IT IS some years since I wrote here that John Duncan was an artist prophet seldom recognised in his own land.
Since, then, however, there have been Duncan exhibitions and John Kemplay’s biography of the artist.
Duncan (1866-1945) filled his paintings with the influence, shapes and colours of the Pre-Raphaelites, Celtic imagery and symbolism.
Today his work graces The McManus and Dundee University collections, among others, where they are considered jewels in the local cannon.
Duncan made the somewhat unusual jump from son of a Dundee cattle dealer to student at Dundee School of Art at the age of 11. As a young man he moved to London where he worked as an illustrator for three years. Thereafter he continued his studies at Antwerp, Dusseldorf and Rome.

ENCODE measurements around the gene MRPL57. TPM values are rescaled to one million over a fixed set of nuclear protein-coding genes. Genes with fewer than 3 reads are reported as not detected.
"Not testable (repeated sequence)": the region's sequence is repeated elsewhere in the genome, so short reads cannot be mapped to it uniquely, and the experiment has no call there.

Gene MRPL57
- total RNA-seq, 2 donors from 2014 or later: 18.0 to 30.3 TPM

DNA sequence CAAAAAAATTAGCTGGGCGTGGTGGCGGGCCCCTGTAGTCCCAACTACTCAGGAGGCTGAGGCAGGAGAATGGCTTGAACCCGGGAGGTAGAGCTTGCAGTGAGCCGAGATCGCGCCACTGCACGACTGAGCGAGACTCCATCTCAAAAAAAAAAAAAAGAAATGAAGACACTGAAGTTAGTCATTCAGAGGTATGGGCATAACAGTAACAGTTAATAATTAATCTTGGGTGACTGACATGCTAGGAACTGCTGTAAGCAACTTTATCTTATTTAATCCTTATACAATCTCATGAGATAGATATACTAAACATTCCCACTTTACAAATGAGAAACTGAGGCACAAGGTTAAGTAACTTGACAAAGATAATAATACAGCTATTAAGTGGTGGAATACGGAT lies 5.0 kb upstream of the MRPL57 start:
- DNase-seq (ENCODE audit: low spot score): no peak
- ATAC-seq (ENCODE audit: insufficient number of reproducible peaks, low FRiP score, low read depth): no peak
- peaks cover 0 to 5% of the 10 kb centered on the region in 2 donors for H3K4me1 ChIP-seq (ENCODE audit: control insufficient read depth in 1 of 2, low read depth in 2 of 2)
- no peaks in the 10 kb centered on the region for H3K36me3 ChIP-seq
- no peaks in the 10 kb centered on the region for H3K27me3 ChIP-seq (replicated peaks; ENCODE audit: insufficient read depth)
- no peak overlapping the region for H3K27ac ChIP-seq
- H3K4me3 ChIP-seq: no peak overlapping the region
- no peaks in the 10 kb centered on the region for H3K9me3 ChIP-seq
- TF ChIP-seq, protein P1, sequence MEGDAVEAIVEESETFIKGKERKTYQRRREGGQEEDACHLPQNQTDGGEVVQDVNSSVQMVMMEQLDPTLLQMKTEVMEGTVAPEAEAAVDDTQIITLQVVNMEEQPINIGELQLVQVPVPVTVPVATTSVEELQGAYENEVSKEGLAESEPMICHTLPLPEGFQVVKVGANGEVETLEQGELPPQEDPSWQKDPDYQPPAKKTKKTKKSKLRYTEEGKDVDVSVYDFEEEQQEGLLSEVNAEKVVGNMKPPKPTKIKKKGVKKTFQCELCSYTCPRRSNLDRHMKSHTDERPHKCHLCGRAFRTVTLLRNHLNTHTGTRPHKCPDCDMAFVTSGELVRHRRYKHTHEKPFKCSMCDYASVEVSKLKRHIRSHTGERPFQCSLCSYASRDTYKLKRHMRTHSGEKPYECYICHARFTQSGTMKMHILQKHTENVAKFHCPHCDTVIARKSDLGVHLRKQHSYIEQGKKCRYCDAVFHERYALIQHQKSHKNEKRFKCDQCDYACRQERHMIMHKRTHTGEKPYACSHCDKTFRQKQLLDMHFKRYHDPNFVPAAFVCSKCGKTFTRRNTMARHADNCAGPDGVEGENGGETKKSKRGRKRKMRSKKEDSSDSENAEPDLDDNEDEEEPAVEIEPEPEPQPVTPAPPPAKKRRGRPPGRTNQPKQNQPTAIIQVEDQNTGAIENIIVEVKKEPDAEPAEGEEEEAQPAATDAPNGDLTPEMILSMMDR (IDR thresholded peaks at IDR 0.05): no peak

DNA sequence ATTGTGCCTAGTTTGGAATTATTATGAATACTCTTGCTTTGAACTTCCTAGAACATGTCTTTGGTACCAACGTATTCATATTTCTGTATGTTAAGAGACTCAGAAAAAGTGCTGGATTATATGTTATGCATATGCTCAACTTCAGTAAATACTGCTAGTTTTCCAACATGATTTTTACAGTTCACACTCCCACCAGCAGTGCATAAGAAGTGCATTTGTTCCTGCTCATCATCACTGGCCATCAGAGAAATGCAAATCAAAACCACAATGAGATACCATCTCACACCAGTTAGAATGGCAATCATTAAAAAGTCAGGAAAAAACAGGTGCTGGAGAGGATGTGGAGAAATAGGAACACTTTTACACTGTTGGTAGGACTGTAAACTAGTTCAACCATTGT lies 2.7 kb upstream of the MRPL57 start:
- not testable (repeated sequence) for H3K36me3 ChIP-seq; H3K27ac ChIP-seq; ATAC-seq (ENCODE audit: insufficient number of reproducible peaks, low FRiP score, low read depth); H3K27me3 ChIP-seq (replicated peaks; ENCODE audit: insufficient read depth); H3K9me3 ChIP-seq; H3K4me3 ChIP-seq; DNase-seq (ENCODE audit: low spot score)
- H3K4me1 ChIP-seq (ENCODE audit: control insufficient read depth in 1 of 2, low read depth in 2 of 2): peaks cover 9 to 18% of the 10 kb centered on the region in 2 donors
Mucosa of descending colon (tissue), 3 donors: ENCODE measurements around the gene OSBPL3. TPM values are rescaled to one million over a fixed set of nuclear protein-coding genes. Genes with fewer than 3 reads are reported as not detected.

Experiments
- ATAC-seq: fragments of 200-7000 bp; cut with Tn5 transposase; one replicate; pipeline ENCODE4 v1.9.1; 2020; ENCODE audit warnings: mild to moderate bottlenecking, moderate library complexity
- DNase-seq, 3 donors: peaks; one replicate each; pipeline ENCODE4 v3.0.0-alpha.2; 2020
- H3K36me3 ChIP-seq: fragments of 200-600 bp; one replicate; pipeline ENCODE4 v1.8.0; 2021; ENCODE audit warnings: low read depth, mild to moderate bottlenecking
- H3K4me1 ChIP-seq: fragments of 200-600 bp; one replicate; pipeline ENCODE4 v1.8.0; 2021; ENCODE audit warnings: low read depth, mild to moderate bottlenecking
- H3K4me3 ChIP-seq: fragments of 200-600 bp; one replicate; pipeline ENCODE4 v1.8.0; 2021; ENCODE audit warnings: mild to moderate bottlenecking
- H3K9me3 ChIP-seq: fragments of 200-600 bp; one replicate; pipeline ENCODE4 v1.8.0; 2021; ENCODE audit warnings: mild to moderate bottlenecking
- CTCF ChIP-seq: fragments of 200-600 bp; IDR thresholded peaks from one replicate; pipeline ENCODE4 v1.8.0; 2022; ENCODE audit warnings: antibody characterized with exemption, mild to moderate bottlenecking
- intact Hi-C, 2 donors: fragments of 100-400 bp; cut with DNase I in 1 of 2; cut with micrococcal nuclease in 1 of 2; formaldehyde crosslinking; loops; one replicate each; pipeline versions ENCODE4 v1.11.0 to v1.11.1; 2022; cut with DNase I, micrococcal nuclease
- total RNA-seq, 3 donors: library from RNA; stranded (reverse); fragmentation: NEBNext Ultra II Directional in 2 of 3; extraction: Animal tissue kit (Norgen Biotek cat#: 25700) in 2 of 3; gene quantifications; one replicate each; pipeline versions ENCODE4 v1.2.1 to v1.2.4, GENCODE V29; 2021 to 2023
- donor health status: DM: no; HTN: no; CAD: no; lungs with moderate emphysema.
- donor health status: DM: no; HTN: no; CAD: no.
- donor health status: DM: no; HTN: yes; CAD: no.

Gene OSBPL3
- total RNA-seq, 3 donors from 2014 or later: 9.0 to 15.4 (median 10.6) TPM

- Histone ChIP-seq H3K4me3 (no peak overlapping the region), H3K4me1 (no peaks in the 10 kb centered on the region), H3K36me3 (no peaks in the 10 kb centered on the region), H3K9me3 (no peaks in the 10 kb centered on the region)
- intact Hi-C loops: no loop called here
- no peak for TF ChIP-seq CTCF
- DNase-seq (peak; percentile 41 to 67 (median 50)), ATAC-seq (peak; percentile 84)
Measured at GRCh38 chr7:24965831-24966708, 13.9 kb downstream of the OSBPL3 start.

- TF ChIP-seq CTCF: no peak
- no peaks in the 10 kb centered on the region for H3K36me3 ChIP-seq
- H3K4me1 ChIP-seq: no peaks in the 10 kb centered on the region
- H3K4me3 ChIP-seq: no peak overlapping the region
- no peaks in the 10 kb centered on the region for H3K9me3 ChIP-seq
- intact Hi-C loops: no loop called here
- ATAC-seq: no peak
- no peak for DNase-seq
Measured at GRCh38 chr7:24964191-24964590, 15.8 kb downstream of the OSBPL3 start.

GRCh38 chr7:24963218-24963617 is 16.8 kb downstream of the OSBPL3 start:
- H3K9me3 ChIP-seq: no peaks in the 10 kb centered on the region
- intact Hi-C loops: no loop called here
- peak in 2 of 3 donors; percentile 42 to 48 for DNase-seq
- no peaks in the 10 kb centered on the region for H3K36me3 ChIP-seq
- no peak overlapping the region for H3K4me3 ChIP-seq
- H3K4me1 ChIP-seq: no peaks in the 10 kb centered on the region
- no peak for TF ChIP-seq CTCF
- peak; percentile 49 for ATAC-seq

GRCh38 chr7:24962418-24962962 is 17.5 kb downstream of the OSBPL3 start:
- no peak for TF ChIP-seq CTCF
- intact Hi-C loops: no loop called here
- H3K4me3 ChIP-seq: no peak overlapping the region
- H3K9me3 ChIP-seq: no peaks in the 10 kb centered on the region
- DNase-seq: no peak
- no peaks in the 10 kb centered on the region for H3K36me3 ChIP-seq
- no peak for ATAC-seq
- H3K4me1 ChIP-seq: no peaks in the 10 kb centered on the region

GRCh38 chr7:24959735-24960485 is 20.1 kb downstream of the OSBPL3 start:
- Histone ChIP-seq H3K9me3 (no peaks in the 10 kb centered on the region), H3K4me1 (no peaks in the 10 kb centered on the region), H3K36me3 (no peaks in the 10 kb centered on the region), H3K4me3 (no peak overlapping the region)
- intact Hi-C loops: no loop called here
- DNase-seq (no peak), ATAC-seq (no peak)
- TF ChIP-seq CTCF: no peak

From 1892 onwards, he was based mainly in Edinburgh, though he sent some pictures to the Royal Academy in London. He kept up with his home town, though. He was a member of Dundee Graphic Arts Association and Dundee Arts Society. Locally, he also designed the beautiful gesso reredos at St Mary’s in Broughty Ferry. (The church recently discovered a c1917 glass negative of the altarpiece.)
In Edinburgh, Duncan became friends with the Perth-born botanist and celebrated town planner Patrick Geddes, who offered him the directorship of the new art school in the capital. In 1899, Duncan embarked on a tour of America with Geddes and, the following year, he became Associate Professor of Art at the Chicago Institute, holding the post for two years before returning to Edinburgh.
Duncan’s work included many paintings showing myth and legend – the best known, The Riders of the Sidhe (1911), was praised by the contemporary Courier as ‘outstanding’ (recently absent from its usual position in The McManus due to a loan arrangement).
His works do not appear on the open market often, so my antennae twitched at Tennants of Leyburn’s summer sale, which included a Duncan watercolour titled The Shining Land.
Signed, with its original Stirling Art Association label verso, it was a decent size at 20 inches by 29 inches.
Modestly pitched at £500-£700, it sold for a multiple-estimate £8800.